Produced within the four walls of a former DDR radio station in East Berlin, The Rakes are set to release their third album Klang this Spring 2009. Exactly two years and four days apart from their previous album, Ten New Messages (March 19, 2007), and a debut that was compared to the fame of The Libertines, The Rakes have stayed strong through a period of great change. While the past two years have witnessed a series of transformations, where no one smokes in pubs anymore, everyone’s on Twitter, and those 22 grand jobs in the city are definitely NOT alright, musically speaking, most bands who emerged alongside these post-punk/new-wave Londoners have ceased to exist. However, The Rakes have witnessed some new changes of their own – reinventing their sound, and creating their freshest, most innovative album to date.

Reuniting with a fresh new perspective, The Rakes confronted the processes necessary in completing their third album with careful composure. For starters, the song selection process was much more stringent and selective, with the overall sound focused around rawness and energy. “The second album was all about trying to expand the sound,” Matthew admits. “Working with producers like Brendan Lynch and Jim Abbiss. This one was in the opposite direction. That very, simple direct thing. Doing it in two weeks, a song a day, not embellishing things at all and just capturing ‘a performance.”

But perhaps the most captivating change for The Rakes that truly defines Klang is relocating to a fresh environment to record and produce the album in a Bauhaus designed ex-Soviet radio station in Berlin that was converted into a studio. Berlin, a scene filled with musical triumphs and countless musical rebirths allowed The Rakes to write what they deem to be “their strongest songs to date.” “The London music scene is so dull right now – it’s like wading through a swamp of shit. We just wanted to be somewhere more inspiring,” said Rakes singer Alan Donohoe. “Someone suggested Berlin. It didn’t take long for everyone to agree, we packed our bags and moved here just like that. We love it.” The band spent much of the year darting back and forth between their home city and this fresh, seductive new location taking the four lads on an adventure that ignited a sense of gang mentality among the band, living in an apartment on Karl Marx Allee and seeking out new thrills together in a seemingly lawless, unique environment proffered by the German capital.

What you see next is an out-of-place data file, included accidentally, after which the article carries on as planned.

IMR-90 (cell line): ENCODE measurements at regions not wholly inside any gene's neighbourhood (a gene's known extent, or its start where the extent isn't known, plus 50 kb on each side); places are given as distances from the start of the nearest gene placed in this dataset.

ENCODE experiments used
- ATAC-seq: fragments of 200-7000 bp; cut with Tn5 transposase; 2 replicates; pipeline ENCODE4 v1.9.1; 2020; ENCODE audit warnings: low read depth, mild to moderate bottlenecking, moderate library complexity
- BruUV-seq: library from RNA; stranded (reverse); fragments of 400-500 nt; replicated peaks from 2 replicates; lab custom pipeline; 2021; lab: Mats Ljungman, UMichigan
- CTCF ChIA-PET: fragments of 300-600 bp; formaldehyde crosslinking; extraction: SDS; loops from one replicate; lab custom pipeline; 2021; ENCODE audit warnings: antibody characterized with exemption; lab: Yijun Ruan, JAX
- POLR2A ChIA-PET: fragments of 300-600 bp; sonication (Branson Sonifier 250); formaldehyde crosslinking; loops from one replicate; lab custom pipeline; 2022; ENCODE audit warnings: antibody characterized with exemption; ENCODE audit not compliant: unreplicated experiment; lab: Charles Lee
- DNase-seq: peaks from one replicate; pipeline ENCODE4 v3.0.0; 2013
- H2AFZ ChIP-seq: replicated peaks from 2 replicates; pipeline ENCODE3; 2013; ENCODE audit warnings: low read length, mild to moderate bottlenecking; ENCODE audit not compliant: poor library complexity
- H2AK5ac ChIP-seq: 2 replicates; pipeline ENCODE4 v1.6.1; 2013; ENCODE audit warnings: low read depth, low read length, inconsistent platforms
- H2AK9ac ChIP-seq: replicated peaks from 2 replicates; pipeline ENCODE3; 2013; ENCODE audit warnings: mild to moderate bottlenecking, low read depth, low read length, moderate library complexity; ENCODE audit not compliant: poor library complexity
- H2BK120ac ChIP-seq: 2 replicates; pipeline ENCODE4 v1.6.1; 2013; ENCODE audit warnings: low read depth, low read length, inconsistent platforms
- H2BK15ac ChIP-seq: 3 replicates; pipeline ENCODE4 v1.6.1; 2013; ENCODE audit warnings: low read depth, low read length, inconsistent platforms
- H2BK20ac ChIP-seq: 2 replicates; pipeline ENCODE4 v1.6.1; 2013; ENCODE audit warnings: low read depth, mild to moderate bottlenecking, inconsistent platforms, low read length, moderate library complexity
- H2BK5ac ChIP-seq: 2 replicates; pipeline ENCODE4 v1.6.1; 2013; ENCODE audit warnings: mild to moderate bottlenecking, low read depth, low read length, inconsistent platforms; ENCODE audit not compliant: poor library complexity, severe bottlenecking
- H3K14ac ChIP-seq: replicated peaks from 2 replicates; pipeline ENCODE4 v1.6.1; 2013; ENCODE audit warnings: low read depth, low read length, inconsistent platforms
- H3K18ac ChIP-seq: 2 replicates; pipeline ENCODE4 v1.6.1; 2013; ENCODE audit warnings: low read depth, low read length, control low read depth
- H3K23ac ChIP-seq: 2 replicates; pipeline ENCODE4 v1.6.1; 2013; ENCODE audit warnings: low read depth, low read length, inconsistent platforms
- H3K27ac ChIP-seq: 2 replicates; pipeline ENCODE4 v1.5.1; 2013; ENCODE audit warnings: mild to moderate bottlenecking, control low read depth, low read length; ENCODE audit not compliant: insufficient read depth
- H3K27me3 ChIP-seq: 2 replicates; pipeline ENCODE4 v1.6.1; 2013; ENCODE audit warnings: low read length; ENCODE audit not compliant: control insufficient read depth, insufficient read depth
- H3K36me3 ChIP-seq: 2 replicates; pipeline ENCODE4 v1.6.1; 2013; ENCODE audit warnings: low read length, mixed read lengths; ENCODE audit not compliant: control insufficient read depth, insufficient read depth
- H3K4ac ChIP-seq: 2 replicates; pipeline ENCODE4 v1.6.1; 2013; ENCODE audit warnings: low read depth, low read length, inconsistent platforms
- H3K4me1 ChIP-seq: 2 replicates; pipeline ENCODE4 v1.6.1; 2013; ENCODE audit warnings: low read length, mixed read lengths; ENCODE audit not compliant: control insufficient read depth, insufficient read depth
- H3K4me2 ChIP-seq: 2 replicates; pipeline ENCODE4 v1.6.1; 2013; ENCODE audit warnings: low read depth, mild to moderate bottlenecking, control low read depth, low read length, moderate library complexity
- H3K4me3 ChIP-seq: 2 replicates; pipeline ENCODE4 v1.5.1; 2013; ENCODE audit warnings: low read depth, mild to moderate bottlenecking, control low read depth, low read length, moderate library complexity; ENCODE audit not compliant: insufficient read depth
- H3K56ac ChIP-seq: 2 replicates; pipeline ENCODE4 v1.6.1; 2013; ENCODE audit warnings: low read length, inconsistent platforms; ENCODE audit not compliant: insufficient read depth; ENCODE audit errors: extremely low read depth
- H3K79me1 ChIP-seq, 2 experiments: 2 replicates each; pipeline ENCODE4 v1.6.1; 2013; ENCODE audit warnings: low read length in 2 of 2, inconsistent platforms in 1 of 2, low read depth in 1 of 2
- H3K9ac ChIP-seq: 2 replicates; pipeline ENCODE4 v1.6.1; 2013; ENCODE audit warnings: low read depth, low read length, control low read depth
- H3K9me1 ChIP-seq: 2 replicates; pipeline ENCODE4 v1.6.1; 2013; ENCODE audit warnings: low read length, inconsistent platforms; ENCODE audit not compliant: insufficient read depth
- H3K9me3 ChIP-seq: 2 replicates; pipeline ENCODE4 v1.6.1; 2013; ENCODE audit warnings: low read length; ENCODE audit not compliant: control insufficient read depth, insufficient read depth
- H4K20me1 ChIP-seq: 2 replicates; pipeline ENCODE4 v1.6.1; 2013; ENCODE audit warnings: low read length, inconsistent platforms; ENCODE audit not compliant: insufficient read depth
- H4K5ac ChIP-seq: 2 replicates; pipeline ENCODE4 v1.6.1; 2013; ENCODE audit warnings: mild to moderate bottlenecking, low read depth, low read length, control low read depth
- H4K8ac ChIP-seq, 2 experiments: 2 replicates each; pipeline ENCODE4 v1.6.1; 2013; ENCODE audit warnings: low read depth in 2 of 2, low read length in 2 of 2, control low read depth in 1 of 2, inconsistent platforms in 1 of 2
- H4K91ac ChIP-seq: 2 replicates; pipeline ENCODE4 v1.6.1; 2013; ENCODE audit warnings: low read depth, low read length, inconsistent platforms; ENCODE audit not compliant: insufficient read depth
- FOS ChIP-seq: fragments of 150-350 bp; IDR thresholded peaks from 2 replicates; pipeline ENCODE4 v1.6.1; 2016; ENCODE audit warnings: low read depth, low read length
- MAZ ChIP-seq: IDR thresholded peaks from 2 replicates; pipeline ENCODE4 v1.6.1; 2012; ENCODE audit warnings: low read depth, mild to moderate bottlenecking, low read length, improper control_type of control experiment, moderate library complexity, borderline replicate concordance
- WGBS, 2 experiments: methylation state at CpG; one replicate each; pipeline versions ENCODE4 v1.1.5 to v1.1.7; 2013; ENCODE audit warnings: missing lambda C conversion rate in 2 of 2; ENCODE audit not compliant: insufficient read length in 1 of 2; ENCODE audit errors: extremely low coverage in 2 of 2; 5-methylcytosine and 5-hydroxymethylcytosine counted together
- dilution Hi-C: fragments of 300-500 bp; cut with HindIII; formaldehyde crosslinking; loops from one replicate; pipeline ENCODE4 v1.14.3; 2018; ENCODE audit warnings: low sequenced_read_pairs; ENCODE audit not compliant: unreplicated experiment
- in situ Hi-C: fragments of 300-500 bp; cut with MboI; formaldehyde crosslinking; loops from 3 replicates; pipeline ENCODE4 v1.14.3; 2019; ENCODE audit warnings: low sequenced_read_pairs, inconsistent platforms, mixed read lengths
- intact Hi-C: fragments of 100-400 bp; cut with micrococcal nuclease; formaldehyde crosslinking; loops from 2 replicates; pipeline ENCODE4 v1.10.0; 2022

4/01/2009 – Troubadour – Los Angeles
4/02/2009 – Popscene – San Francisco
4/062009 – Bowery Ballroom – New York
4/07/2009 – Bell House – Brooklyn, New York

The results of such an invigorating, wreckless, energetic environment resonate throughout Klang – a record of svelte lissome with songs that are well drilled and clinically executed, abandoning the chaotic energy of their early years for a sound that encompasses the bands’ juxtaposition of adventure and maturation. With credit directed at producer Chris Zane (Les Savy Fav, Inouk, Asobi Seksu Passion Pit, The Walkmen) Klang is a thoughtful piece of work by a band who have been wrung through the hype machine and have since shaken themselves off, realizing their strengths, and creating an album that captures the natural energy, complexity, rawness, and directness that encompasses the overall identity of The Rakes.

Standout single “1989” boasts the bands’ attitude of fist-pumping British rebellion with rhythmic bass-lines and assertive vocals guarunteed to get the floor shaking.

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